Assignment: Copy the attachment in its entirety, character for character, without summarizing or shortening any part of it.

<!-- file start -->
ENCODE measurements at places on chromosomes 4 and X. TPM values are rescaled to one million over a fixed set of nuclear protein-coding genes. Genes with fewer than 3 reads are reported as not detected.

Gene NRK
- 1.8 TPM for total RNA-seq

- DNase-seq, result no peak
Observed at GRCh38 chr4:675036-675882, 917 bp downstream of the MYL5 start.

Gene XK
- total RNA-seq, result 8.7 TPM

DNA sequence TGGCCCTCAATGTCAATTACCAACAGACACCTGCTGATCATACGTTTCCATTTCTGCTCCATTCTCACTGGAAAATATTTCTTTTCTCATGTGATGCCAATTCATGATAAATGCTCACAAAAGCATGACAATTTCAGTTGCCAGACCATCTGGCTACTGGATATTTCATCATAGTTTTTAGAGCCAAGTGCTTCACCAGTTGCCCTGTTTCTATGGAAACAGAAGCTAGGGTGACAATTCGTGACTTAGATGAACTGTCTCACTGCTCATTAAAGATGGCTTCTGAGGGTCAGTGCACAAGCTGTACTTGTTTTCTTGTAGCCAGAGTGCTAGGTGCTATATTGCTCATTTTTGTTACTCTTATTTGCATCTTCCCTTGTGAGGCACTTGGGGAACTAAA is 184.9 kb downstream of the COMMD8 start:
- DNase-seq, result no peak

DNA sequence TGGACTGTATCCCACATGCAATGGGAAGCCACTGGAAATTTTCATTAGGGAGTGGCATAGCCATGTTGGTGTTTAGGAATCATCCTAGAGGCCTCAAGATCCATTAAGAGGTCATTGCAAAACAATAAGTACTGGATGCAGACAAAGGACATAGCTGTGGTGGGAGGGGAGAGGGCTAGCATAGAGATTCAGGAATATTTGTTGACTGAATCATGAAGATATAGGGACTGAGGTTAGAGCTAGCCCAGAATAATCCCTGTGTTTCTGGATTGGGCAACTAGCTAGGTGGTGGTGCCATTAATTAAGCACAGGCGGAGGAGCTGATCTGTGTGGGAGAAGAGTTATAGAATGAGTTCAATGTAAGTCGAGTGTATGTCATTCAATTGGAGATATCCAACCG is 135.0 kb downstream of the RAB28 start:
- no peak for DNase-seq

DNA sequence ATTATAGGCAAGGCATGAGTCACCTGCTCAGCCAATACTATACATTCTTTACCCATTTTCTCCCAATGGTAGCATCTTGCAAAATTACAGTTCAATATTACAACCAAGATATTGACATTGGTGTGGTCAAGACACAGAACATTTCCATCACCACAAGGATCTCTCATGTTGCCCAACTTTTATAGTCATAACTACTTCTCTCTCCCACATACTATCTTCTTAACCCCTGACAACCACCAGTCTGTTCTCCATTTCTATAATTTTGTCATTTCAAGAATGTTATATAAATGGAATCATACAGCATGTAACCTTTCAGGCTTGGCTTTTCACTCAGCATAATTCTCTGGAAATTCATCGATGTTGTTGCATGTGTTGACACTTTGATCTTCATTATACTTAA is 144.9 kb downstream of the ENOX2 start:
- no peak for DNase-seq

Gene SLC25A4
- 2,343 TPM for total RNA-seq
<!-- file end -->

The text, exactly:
ENCODE measurements at places on chromosomes 4 and X. TPM values are rescaled to one million over a fixed set of nuclear protein-coding genes. Genes with fewer than 3 reads are reported as not detected.

Gene NRK
- 1.8 TPM for total RNA-seq

- DNase-seq, result no peak
Observed at GRCh38 chr4:675036-675882, 917 bp downstream of the MYL5 start.

Gene XK
- total RNA-seq, result 8.7 TPM

DNA sequence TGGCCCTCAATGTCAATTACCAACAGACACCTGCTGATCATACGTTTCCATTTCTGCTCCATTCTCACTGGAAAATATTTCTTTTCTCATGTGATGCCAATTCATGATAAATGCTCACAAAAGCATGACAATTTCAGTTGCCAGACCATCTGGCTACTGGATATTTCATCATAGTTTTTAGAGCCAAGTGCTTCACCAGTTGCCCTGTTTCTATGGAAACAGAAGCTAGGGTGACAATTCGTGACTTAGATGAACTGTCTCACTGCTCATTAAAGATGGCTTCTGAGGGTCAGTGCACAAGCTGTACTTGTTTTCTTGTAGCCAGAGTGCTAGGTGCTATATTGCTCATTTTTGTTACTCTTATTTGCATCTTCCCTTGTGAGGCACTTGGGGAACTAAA is 184.9 kb downstream of the COMMD8 start:
- DNase-seq, result no peak

DNA sequence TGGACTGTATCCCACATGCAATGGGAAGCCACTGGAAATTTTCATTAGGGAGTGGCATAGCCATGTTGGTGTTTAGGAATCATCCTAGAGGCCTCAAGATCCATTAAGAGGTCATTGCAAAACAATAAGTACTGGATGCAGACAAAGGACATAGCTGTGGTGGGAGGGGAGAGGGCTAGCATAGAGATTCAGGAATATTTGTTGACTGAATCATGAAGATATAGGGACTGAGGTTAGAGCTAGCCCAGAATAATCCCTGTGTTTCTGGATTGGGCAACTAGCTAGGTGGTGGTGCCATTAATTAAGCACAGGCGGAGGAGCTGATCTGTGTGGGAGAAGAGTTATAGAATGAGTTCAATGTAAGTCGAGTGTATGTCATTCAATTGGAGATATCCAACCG is 135.0 kb downstream of the RAB28 start:
- no peak for DNase-seq

DNA sequence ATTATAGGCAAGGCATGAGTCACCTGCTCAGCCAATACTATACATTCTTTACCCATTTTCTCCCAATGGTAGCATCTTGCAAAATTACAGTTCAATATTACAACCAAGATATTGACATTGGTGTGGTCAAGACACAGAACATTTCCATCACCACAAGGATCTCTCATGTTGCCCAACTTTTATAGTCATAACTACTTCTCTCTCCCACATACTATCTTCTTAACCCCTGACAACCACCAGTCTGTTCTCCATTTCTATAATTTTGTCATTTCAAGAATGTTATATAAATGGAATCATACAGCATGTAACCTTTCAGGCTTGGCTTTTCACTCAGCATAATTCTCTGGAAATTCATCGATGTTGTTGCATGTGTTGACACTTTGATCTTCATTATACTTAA is 144.9 kb downstream of the ENOX2 start:
- no peak for DNase-seq

Gene SLC25A4
- 2,343 TPM for total RNA-seq